Talkhouse Weekend Playlist: Underwater Jazz with Ash Walker

Strap on some headphones and join us for this deep sea musical journey.

As a DJ and a collector of jazz, blues, soul, funk, and reggae, it’s no surprise Ash Walker’s sound has a myriad of influences and genres that’s hard to pin down. There are touches of astral jazz, broken beat rhythms, and even a splash of dub. His latest album even takes on a cosmic “underwater jazz” vibe. He writes about the transformation for Aquamarine: “My previous albums have felt to me more like ventures on land. This one feels more like a deep sea voyage into the subconscious.” We wanted to dive deeper into this underwater feeling, so we asked Ash for an introduction to “underwater jazz.”
—Keenan Kush, Talkhouse Operations Manager

Here are some of the tracks that inspired me when writing Aquamarine. All of them have one thing in common: Jazz is at the heart of them, whether it inspired them or they inspired it! I’ve called this playlist “Underwater Jazz.” Enjoy! X

The Dub Station — “King Tubby Meets the Aggrovators at Dub Station”
All hail the King. One of my all time favorite producers, I just wish I could have been alive to see him do his thing. Teaming up with the mighty Aggrovators, one of the finest backing bands; combined it’s sheer perfection. Deep bass and sharp piercing horns with Tommy McCook on sax, it sounds like the coming of the apocalypse.

Bongo Herman & Bingy Bunny — “Roots And Soul”
The legendary Jamaican percussionist duo have played on so much music that has inspired me from The Congos to Jimmy Cliff and Sizzla and Gyptian, and I felt it fitting to feature one of their tracks. Very spacey and embodies that foggy underwater vibe.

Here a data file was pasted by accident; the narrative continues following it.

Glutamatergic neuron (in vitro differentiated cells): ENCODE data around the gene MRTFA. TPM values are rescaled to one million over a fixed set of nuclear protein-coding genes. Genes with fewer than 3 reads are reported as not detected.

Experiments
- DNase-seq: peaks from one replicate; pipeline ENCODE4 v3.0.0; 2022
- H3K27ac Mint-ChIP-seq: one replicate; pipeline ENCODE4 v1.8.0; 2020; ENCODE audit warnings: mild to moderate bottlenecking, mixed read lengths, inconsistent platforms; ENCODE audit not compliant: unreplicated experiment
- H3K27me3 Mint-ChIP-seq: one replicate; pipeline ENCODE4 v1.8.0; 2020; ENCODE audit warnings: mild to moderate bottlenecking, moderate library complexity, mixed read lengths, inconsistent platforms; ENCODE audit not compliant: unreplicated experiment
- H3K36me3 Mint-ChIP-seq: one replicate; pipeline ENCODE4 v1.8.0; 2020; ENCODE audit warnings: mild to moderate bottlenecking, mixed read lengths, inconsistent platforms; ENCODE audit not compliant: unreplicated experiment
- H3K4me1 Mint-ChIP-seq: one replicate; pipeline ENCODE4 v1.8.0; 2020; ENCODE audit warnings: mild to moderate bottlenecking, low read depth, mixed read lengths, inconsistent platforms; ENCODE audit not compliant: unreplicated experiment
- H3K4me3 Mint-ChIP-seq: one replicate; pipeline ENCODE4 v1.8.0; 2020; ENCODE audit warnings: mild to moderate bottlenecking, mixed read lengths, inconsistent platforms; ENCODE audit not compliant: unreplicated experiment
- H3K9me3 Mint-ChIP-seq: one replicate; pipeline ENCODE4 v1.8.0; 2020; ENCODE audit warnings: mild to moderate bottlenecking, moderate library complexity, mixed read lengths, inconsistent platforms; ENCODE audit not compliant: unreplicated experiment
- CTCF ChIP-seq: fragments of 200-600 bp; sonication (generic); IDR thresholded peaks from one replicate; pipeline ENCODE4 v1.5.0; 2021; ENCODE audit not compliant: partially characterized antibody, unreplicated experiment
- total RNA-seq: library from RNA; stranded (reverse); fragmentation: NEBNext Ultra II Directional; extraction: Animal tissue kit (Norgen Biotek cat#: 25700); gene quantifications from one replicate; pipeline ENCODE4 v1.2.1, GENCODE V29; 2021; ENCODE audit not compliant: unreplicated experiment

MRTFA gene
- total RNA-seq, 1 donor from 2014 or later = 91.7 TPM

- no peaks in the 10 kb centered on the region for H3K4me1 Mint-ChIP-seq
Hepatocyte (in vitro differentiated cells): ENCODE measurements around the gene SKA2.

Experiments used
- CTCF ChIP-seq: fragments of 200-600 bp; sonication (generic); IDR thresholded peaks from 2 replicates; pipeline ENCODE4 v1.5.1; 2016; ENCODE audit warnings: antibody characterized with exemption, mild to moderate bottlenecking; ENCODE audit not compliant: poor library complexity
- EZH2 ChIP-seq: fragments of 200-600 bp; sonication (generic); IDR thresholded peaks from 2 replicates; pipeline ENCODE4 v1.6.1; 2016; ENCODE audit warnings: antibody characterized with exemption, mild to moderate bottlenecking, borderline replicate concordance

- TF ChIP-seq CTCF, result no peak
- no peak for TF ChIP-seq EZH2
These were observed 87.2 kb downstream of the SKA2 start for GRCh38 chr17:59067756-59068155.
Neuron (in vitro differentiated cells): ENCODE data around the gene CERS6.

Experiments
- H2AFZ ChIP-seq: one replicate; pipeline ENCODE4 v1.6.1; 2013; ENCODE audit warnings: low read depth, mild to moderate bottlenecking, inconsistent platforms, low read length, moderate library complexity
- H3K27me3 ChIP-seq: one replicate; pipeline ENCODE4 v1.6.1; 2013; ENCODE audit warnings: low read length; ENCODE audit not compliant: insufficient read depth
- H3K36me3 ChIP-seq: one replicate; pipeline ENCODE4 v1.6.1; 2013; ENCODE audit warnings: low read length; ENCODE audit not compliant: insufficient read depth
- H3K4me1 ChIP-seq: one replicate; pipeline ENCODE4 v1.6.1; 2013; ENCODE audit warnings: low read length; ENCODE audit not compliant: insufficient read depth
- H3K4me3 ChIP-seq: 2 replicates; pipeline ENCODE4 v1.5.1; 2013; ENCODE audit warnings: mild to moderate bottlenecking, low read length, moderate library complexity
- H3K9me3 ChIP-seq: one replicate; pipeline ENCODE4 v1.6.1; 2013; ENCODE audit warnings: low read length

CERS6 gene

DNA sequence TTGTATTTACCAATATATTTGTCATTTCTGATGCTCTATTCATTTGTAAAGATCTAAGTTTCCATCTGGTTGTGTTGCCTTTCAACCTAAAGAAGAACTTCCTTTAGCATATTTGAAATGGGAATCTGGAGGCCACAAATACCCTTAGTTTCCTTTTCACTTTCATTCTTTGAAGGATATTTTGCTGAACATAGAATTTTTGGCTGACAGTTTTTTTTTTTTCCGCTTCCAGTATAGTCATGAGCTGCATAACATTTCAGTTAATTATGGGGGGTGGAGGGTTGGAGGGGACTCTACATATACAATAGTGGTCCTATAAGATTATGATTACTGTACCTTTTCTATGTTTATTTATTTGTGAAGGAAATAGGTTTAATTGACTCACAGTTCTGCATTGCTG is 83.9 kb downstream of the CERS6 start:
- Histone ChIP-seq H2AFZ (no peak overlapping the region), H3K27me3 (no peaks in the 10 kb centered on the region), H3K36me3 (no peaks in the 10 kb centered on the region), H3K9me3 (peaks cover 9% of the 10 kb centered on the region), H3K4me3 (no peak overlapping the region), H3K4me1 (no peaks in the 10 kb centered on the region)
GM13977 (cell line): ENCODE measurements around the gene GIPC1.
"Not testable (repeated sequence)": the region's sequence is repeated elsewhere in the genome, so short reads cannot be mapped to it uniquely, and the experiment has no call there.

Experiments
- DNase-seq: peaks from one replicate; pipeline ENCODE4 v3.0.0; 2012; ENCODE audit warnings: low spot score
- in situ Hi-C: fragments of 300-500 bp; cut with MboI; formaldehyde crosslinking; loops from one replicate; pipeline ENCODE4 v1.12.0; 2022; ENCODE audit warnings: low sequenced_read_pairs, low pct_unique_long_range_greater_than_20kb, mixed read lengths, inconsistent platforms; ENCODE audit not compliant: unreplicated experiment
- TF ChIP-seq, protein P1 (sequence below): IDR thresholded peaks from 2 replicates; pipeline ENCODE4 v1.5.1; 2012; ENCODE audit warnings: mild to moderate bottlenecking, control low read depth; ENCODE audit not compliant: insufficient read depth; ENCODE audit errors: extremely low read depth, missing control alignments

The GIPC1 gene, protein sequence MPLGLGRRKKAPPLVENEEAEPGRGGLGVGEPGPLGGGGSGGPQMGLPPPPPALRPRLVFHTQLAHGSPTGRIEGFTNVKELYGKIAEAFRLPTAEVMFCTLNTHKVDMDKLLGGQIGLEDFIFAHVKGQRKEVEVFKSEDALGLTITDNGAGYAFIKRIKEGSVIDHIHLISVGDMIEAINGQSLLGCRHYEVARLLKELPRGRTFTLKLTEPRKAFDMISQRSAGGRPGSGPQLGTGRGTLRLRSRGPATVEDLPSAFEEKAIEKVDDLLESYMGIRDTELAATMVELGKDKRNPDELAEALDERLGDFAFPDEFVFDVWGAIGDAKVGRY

Ethiopians — “Condition Bad A Yard”
The Ethiopians were the soundtrack to my later teenage years and every time I hear any of their tracks I’m elevated straight back there. The vocals are soft and supple, and the guitar with gentle the percussive touches gently drift you through the track like one floating out to sea.

Lord Kitchener — “Alfonso In Town”
Having Trini roots, the sound of calypso for me is like coming home. Who wouldn’t love massive brass, carnivals, and ten thousand tons of positive of energ?. Lord Kitchener is a massive inspiration to me whose sheer volume of quality work never ceases to amaze me.

Blind Willie Johnson — “Trouble Will Soon Be Over”
Such a truly unique voice, one of my all time favorite blues singers. His songs had a real simplicity, and with such a painful but inspiring life story, listening to him can really transport you to another place. I remember finding out about him while I was at uni, I was lent a book to read on the blues… Little did I know, it was to change my life forever.

Orchestre Du Baobab — “Kelen Ati Len”
Such a big fan of real hard grooves, and this mid-’70s Senegalese leg shaker is exactly the kind of thing I want to hear when digging in record shops looking for inspiration. One hundred percent steez.

Zia — “Helelyos”
I stumbled across this track on a ’60s and ’70s Persian psych, funk, and folk compilation called Pomegranates. The moment I put the record on I couldn’t stop jamming. Beautifully recorded and arranged, and has a real powerful energy to it. That drummer’s groove with that percussionist is dangerously dope 😉

Robert Vanderbilt & The Foundations Of Soul — “A Message Especially From God”
This is my bag. A big, smoky, hazy, downtempo funk groove with some tasty buttery vocals slathered on top. Such a charmingly recorded and tastefully written, perhaps even under appreciated, piece of music. Music to make you feel kris.

Smoke — “Shelda”
1973 has to be for me one of the finest years in modern music history for me. The balance between multi-track recording, synthesis and live instrumentation; and the dawn of digital embracing analog resulted in some real tasty music. Smoke are a band I discovered late one night by accident while listening to music in the studio between recording. This album has since been on the top of my most played pile at home and I can’t see it going anywhere else.

Nick Hakim — “Pour Another”
Stumbled across this track about five years ago, shortly after it came out, and it blew me away. Not only for the gigantic production, perfect fuzz and hum and spectacularly well written lyrics, but also its almost timeless sound. A true modern masterpiece, and a big part of the inspiration for my track Sanity ft. Laville.

(Photo Credit, left: Dan Medhurst)